I am trying to measure the precision error of a gripper that is mounted to the flange of a 6 DOF industrial robot. The gripper-design is rather complex, therefore we would like to make sure it is operating precisely.
I think a simple way to measure the gripper-precision is to use a camera and visual markers on a piece that is gripped. See the following illustration of the setup. The colorful box mocks a part that is being gripped by the gray gripper that is mounted to the robot flange.
To get data to work with, I imagine the following procedure:
- the robot picks up part 1
- the robot holds the red side of the part in front of the camera, which takes a picture
- the robot rotates the part by actuating its 6th joint by 90 degrees, the camera takes a picture of the green side
- the robot rotates the part by another 90 degrees, the camera takes a picture (back side)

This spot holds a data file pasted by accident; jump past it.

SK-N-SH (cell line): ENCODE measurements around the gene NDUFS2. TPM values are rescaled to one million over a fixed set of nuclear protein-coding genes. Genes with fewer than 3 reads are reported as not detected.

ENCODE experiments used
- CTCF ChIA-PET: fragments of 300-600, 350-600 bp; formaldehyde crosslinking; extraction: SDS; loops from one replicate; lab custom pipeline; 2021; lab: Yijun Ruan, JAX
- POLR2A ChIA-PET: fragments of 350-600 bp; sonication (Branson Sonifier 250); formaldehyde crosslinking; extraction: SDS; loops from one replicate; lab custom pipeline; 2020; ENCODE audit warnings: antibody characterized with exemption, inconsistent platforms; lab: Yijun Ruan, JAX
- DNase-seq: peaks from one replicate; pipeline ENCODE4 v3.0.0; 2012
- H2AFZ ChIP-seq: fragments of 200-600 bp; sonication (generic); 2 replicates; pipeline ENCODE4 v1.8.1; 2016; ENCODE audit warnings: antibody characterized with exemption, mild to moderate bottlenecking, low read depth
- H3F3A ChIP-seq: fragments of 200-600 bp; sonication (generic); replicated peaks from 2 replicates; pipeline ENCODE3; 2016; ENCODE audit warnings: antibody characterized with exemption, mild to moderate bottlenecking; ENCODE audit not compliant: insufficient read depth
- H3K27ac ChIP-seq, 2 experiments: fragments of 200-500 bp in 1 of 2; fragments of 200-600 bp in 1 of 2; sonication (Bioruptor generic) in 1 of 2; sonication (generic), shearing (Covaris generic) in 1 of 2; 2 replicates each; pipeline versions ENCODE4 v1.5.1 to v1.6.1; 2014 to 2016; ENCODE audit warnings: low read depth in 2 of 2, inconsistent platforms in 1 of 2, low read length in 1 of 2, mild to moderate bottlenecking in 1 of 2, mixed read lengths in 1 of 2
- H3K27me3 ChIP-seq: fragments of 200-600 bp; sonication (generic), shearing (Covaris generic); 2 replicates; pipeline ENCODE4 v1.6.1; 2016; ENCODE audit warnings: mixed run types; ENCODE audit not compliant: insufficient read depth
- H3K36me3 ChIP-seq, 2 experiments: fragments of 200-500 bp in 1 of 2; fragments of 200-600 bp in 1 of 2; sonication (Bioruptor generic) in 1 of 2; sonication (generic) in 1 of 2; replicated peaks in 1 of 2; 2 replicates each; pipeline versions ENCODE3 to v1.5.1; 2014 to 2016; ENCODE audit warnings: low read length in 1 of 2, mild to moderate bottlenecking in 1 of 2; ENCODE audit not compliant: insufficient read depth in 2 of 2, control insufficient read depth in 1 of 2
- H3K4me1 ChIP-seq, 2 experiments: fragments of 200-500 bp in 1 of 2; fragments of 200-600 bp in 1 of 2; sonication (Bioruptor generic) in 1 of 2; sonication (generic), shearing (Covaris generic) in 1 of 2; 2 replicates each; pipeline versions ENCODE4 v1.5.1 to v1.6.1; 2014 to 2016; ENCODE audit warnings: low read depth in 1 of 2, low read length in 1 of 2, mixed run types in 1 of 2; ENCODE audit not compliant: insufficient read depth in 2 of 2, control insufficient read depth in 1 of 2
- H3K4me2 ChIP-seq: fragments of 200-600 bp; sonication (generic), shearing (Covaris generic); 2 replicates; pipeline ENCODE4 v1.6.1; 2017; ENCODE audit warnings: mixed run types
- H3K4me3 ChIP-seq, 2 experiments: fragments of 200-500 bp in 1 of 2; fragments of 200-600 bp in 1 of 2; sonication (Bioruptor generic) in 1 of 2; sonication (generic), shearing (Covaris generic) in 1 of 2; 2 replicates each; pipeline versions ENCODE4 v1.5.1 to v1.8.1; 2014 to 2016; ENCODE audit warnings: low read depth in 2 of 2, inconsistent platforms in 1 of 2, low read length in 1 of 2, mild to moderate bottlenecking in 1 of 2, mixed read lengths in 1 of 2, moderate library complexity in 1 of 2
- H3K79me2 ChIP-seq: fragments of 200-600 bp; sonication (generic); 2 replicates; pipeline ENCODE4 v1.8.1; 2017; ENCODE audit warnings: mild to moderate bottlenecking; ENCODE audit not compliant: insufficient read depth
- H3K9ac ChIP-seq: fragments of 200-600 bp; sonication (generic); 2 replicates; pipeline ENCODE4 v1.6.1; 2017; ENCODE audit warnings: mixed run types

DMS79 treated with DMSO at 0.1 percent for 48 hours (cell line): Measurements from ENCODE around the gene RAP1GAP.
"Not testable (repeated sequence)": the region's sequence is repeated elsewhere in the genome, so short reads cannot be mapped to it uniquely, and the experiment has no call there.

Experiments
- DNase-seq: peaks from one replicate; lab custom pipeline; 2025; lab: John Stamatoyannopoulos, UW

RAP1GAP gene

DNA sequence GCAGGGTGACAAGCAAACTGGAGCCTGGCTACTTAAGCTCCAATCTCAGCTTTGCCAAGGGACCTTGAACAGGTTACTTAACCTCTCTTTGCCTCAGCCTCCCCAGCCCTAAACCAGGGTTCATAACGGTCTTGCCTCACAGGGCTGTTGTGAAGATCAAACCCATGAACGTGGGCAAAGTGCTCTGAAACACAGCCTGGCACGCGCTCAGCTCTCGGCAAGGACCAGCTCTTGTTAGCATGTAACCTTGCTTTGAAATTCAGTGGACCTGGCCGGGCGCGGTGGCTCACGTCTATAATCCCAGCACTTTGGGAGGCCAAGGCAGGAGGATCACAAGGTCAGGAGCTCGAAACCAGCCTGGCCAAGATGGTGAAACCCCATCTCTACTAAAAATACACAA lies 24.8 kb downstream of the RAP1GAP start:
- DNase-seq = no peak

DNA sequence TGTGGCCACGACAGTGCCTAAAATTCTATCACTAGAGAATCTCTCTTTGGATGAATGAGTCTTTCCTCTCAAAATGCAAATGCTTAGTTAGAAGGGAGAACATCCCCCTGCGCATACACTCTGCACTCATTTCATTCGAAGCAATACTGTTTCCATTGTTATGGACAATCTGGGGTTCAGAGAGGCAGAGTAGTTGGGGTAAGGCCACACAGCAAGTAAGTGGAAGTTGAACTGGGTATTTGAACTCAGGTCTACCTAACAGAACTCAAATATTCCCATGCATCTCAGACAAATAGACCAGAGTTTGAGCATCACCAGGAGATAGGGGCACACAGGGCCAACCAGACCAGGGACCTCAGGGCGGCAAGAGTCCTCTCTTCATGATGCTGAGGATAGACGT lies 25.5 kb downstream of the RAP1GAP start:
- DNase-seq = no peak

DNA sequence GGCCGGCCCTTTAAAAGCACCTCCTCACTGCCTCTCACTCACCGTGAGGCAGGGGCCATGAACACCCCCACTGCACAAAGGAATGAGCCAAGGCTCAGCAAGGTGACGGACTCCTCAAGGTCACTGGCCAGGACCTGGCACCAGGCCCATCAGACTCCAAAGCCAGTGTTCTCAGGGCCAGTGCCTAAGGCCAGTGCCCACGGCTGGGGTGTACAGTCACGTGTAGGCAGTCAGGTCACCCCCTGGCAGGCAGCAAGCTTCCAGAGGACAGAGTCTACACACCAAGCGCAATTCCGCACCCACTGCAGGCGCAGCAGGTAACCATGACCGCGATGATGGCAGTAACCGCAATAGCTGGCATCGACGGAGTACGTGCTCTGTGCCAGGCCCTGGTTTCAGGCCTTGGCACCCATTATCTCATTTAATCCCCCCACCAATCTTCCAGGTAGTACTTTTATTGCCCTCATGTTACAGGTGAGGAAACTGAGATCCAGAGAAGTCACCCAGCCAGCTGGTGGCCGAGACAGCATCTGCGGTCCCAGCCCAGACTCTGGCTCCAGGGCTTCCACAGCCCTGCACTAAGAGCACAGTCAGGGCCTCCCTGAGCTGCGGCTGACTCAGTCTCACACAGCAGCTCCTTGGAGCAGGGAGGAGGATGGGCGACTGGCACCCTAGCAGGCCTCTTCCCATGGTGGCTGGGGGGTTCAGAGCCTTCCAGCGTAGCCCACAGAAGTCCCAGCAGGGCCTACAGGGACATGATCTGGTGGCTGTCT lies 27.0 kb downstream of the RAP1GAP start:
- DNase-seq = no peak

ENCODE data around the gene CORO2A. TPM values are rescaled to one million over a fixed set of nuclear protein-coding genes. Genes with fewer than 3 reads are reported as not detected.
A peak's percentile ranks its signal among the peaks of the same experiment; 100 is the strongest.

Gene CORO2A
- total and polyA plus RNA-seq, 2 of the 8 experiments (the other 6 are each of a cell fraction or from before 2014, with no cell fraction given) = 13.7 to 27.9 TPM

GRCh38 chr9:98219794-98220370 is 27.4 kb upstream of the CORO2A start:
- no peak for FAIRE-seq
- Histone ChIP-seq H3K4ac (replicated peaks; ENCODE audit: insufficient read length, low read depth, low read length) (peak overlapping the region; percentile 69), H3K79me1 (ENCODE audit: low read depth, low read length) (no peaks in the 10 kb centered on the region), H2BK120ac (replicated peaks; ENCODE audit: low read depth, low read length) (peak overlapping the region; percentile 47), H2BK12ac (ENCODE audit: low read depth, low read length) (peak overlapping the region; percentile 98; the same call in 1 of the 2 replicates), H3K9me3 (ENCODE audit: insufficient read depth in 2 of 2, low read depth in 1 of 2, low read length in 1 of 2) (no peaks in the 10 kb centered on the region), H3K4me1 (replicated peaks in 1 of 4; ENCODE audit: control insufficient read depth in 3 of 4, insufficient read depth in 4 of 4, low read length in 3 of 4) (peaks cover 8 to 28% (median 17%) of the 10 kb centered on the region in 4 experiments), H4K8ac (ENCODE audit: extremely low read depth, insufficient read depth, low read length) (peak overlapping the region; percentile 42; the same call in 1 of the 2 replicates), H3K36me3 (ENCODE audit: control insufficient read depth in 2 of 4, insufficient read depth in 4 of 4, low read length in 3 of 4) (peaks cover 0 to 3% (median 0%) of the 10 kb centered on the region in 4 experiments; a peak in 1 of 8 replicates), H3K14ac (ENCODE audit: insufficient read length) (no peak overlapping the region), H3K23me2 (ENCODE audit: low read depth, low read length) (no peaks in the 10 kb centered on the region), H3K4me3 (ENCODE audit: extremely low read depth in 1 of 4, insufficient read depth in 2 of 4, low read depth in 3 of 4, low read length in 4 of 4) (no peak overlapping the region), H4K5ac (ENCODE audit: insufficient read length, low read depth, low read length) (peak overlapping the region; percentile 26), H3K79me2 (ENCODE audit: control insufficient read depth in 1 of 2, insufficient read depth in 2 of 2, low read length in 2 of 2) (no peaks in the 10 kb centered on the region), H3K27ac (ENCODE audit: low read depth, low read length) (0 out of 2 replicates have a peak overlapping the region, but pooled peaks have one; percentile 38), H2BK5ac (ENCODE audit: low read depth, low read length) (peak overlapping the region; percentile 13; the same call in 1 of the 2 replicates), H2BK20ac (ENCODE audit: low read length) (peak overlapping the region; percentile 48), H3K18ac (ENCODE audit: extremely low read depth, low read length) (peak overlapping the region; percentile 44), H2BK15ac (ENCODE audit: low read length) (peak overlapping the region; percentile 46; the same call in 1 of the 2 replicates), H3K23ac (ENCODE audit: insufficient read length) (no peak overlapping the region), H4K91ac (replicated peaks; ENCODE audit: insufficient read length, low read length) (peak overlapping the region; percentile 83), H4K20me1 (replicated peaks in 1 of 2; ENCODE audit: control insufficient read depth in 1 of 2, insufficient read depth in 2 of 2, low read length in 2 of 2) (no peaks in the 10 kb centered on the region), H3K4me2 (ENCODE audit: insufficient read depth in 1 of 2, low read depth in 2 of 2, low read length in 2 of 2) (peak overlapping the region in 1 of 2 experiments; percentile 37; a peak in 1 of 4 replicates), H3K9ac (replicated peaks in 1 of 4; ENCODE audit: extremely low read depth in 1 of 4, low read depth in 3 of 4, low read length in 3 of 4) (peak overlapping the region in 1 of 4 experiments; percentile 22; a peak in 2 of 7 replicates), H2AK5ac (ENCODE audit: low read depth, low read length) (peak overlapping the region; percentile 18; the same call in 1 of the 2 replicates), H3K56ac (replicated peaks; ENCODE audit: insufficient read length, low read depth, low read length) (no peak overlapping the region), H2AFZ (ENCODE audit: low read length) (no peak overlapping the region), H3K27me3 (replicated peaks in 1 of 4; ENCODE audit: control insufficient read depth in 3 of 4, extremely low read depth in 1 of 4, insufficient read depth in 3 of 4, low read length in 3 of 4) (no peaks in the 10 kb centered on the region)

- the robot rotates the part by another 90 degrees, the camera takes a picture
- the robot places the part back in the nest
- go back to step 1, until 10 iterations are completed
In summary: Each time the robot gripped the part, a batch of pictures from different sides are taken.
The error, that needs to be calculated, is defined as the pose-difference of the part that is caused by small errors in the gripper mechanism. The error has 6 dimensions.
The camera can be assumed to be calibrated.
Using two batches of pictures from two different grips: How can I use the image plane coordinates of the $N$ features attached to a part, to calculate the pose-difference of the part?